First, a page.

Statistics from Altmetric.com
If you wish to reuse any or all of this article please use the link below which will take you to the Copyright Clearance Center’s RightsLink service. You will be able to get a quick price and instant permission to reuse the content in many different ways.
Rituximab (RTX) is a chimeric monoclonal anti-CD20 antibody used in the treatment of various rheumatic diseases.1 Although generally well tolerated, infusion-related reactions (IRR) represent the most common adverse event associated with treatment and are difficult to predict. In patients undergoing treatment for rheumatoid arthritis, the incidence of IRR is quoted as 3%–4%2 3; however, in systemic lupus erythematosus (SLE) this is significantly higher at 19%.4 To date, few studies have assessed the role antidrug antibodies (ADA) play in the lack of response or development of IRR to RTX in SLE. Here, we investigate how the presence of ADA relates to IRR and effectiveness of RTX therapy in SLE.
Fifty-seven patients fulfilling American College of Rheumatology criteria were recruited from the lupus clinic at University College London Hospital, UK. All patients were receiving RTX for active SLE (British Isles Lupus Assessment Group [BILAG] A or 2B scores) for the first time. Confirmed IRR were recorded in electronic health records. Baseline characteristics including complement C3 (C3), double-stranded DNA antibody titres (dsDNA) and BILAG score were recorded at the time of treatment and at each subsequent clinic visit. CD19 positive lymphocyte (CD19) levels were measured at 1 and 6 months following treatment. IRR were classified in accordance with Common Terminology Criteria for Adverse Events v4 criteria (online supplementary table 1).5 Presence of ADA was assessed via a bridging electrochemiluminescence assay using biotinylated and ruthenylated RTX as capture and detection. Χ2 with Bonferroni correction was used to compare categorical differences between ADA+ and ADA- groups. Paired t-test was used to assess for differences immediately prior to and at 6 months following treatment.
As shown in table 1, ADA were identified in 37% of patients following treatment. ADA+ patients were younger both at diagnosis (p=0.03) and at the time of first treatment with RTX (p<0.001). In spite of low overall numbers, ADA were more commonly seen in males (p=0.04). There was no significant difference in concomitant treatment, disease manifestation and ethnicity. At the time of treatment, there was no difference in C3, dsDNA titres or BILAG. Figure 1 demonstrates that at 6 months post-treatment, ADA- patients show a significant increase in C3 levels (p=0.003) and reduction in dsDNA antibody binding (p=0.008) in keeping with effective response to treatment. In ADA+ patients, although normalisation of C3 was seen at 6 months (p=0.007), there was no observed improvement in dsDNA titres (p=0.96). Both ADA+ and ADA- patients displayed a significant improvement in global BILAG score 6 months after treatment (p<0.0001). There was no difference in CD19 between ADA+ and ADA- patients at either 1 or 6 months post-treatment. Of the 57 patients recruited, 25 patients underwent retreatment with RTX (18 ADA+ and 7 ADA- patients). All ADA+ patients developed IRR, whereas no IRR was reported in those who were ADA- (p<0.001). Severe reactions resulting in hospitalisation were seen in three cases in which ADA titres were >1500 IU. In one such case, subsequent treatment with ofatumumab (a fully humanised anti-CD20 monoclonal antibody) was well tolerated without the occurrence of further IRR.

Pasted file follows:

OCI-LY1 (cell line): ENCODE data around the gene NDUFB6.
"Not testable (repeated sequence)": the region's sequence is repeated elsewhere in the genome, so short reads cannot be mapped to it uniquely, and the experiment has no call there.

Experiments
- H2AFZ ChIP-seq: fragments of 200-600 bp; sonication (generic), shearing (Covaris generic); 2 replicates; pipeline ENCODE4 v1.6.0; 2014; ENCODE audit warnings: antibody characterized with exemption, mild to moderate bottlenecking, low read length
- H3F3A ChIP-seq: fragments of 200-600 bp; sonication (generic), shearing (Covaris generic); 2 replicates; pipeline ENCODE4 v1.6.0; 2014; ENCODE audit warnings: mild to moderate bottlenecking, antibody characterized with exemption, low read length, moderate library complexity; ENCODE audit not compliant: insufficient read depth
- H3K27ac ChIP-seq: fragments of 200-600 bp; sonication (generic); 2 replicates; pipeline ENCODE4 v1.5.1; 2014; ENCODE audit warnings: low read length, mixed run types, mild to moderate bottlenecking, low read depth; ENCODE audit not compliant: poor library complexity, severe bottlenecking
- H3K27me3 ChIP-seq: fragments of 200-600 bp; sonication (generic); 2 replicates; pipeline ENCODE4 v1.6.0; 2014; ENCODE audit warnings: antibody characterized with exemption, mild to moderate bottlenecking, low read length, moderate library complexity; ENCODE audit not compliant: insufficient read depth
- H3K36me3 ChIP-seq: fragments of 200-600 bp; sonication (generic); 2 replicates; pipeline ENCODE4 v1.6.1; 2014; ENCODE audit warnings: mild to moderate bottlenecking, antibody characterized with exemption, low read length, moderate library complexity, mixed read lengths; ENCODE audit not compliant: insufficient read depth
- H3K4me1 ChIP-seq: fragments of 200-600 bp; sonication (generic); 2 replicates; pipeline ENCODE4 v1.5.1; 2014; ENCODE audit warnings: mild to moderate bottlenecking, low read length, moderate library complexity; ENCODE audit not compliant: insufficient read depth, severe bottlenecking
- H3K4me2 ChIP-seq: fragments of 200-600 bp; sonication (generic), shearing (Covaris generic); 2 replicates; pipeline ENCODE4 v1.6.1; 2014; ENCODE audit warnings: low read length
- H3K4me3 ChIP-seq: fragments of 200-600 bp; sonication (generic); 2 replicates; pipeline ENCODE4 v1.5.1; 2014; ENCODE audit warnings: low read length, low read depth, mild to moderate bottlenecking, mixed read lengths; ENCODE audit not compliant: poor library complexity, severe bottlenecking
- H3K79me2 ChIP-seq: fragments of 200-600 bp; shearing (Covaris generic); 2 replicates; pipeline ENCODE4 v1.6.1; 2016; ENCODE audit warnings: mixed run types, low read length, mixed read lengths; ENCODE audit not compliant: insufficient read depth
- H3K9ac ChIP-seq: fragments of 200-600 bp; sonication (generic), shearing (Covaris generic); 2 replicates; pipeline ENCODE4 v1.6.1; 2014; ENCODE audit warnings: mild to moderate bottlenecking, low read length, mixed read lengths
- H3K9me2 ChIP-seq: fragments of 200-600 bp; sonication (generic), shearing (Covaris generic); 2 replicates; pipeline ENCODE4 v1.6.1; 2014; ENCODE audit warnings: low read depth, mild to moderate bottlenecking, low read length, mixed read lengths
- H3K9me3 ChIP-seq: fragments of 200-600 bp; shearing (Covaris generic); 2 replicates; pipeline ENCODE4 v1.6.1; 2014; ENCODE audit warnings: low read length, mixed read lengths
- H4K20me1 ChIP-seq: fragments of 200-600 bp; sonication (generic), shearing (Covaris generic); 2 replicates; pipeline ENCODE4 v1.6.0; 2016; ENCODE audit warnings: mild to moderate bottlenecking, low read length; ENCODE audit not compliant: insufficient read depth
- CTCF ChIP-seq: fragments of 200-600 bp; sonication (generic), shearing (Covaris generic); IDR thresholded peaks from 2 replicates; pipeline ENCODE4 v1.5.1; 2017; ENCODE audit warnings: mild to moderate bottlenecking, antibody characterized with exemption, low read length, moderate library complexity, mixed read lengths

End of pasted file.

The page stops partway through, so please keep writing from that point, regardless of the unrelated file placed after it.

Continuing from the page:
We demonstrate that ADA to RTX are common in those undergoing treatment for SLE and have a clear association with subsequent IRR. Contrary to previous studies,6 our findings suggest that CD19 count is not affected by ADA, however the presence of ADA appeared to impair normalisation of dsDNA titres following treatment. If validated, these findings may support routine screening for ADA prior to treatment with RTX, thus potentially identifying patients at risk of developing IRR and prompting greater caution and enhanced surveillance. In the context of high ADA titres, this may necessitate the use of an alternate B-cell depleting agent (such as ofatumumab).
CW and MM are joint first authors.
Handling editor Josef S Smolen
Collaborators The ABIRISK Consortium.
Contributors CW, MM, EJ and CM were involved in the design of the study and data interpretation. CW, ES and MM performed the research, collected, analysed and interpreted the data. DAI provided BILAG information; AS performed ADA assays. CW, MM, EJ and CM wrote the manuscript. CW, MM are joint first authors. All authors approved reviewed and approved the manuscript’s content before submission.
Funding The study was performed as part of the Innovative Medicines Initiative Joint Undertaking under grant agreement no 115303, resources of which are composed of financial contribution from the European Union’s Seventh Framework Program (FP7/2007–2013) and European Federation of Pharmaceutical Industries and Associations (EFPIA) in kind contribution. CW and CM are funded by LUPUS UK (176255; 174935). CW is funded by Versus Arthritis (549143). MM was funded by a Wellcome Trust grant awarded to CM (090406/Z/09/Z).
Competing interests None declared.
Patient consent for publication Obtained.
Ethics approval Ethics approval for this study was approved by the South Central - Hampshire B Research Ethics Committee (Ref 14/SC/1200)
Provenance and peer review Not commissioned; externally peer reviewed.
Data sharing statement There are no unpublished data relating to this study.